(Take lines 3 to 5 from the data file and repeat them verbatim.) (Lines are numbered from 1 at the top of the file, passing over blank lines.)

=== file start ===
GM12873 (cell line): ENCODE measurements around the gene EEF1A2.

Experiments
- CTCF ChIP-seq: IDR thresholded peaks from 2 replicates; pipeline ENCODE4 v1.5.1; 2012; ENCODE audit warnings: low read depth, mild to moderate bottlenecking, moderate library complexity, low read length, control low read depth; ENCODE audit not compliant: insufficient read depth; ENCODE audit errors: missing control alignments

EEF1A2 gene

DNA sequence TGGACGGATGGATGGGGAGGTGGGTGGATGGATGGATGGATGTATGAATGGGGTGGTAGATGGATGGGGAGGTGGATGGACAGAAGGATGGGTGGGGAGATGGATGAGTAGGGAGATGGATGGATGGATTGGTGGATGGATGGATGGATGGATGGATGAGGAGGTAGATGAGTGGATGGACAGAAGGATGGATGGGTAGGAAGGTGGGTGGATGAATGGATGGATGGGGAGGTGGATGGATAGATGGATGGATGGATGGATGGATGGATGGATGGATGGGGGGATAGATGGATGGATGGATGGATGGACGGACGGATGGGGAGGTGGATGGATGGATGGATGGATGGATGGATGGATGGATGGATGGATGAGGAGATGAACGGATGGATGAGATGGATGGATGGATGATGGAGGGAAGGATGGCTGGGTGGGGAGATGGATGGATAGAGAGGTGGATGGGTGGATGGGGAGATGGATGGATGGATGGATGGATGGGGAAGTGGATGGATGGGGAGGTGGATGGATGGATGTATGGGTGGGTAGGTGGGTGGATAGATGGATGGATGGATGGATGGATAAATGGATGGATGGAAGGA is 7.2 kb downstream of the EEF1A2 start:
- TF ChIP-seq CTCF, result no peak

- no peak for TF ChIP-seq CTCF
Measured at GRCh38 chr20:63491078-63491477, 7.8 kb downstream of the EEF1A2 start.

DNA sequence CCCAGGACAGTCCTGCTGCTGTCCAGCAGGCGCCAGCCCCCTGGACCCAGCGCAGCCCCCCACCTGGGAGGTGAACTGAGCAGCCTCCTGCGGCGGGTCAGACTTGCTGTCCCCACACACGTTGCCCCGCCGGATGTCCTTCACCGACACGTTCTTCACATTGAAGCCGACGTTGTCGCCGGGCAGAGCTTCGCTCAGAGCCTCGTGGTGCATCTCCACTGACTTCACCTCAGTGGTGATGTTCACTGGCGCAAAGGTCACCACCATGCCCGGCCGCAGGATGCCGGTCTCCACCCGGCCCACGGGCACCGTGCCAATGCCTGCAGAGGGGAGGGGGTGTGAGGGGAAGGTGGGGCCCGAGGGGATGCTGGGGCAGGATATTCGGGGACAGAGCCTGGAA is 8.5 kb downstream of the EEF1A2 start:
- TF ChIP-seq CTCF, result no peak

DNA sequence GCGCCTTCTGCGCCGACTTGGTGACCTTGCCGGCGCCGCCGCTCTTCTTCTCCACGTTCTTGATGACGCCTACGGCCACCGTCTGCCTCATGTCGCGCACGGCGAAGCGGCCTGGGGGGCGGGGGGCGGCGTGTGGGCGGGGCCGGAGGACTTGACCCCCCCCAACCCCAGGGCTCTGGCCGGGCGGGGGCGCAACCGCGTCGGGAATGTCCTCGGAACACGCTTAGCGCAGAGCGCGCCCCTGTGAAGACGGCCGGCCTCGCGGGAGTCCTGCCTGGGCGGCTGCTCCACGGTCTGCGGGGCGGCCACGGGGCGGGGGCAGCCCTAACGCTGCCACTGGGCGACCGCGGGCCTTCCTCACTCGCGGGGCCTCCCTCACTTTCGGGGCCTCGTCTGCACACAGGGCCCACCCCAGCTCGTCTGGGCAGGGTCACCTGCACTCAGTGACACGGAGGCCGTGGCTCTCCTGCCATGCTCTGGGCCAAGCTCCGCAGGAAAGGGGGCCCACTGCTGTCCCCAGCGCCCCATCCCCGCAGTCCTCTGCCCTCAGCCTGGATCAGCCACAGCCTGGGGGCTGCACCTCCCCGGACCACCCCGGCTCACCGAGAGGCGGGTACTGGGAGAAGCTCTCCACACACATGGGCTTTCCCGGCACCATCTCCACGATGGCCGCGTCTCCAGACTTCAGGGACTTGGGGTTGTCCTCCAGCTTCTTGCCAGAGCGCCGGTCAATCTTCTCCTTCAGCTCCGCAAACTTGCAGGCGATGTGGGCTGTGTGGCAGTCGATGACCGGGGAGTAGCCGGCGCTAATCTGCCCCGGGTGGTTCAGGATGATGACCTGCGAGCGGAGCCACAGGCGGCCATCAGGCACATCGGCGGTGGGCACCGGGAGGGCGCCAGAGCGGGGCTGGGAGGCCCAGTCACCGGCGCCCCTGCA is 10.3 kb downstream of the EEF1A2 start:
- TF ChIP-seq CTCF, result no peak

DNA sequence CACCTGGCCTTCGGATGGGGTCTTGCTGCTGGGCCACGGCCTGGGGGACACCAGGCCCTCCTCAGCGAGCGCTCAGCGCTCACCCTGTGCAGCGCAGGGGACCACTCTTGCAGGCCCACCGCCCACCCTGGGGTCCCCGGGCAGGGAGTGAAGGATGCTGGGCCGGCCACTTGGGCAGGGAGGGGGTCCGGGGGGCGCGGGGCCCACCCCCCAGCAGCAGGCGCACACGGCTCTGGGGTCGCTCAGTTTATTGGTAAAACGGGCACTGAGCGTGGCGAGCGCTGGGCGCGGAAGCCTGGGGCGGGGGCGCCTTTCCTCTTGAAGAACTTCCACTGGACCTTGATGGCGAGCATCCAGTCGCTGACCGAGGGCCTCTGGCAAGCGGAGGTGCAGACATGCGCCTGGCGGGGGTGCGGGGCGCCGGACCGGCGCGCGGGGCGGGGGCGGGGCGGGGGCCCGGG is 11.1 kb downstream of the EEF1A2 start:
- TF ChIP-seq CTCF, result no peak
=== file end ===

- CTCF ChIP-seq: IDR thresholded peaks from 2 replicates; pipeline ENCODE4 v1.5.1; 2012; ENCODE audit warnings: low read depth, mild to moderate bottlenecking, moderate library complexity, low read length, control low read depth; ENCODE audit not compliant: insufficient read depth; ENCODE audit errors: missing control alignments

EEF1A2 gene

DNA sequence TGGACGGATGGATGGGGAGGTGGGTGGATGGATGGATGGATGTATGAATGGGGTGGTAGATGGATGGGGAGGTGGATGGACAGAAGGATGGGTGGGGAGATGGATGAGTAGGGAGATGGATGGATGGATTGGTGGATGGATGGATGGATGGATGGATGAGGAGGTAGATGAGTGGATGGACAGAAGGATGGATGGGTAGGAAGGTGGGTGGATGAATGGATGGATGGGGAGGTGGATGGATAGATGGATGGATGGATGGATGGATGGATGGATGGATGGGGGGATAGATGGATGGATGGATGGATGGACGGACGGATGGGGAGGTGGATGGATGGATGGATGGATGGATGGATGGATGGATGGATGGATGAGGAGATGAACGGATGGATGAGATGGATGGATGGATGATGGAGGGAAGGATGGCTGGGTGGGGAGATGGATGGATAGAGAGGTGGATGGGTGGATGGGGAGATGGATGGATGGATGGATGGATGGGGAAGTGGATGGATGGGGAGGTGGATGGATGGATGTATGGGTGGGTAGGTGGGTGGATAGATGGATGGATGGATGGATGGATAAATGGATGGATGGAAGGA is 7.2 kb downstream of the EEF1A2 start: